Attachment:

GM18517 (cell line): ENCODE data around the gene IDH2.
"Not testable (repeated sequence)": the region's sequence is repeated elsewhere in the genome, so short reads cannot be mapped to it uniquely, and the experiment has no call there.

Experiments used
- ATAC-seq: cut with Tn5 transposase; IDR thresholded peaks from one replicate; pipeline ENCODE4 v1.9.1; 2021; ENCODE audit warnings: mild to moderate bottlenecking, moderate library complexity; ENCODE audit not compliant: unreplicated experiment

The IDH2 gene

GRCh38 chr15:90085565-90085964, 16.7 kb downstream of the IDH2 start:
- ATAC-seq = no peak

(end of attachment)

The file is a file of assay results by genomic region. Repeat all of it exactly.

GM18517 (cell line): ENCODE data around the gene IDH2.
"Not testable (repeated sequence)": the region's sequence is repeated elsewhere in the genome, so short reads cannot be mapped to it uniquely, and the experiment has no call there.

Experiments used
- ATAC-seq: cut with Tn5 transposase; IDR thresholded peaks from one replicate; pipeline ENCODE4 v1.9.1; 2021; ENCODE audit warnings: mild to moderate bottlenecking, moderate library complexity; ENCODE audit not compliant: unreplicated experiment

The IDH2 gene

GRCh38 chr15:90085565-90085964, 16.7 kb downstream of the IDH2 start:
- ATAC-seq = no peak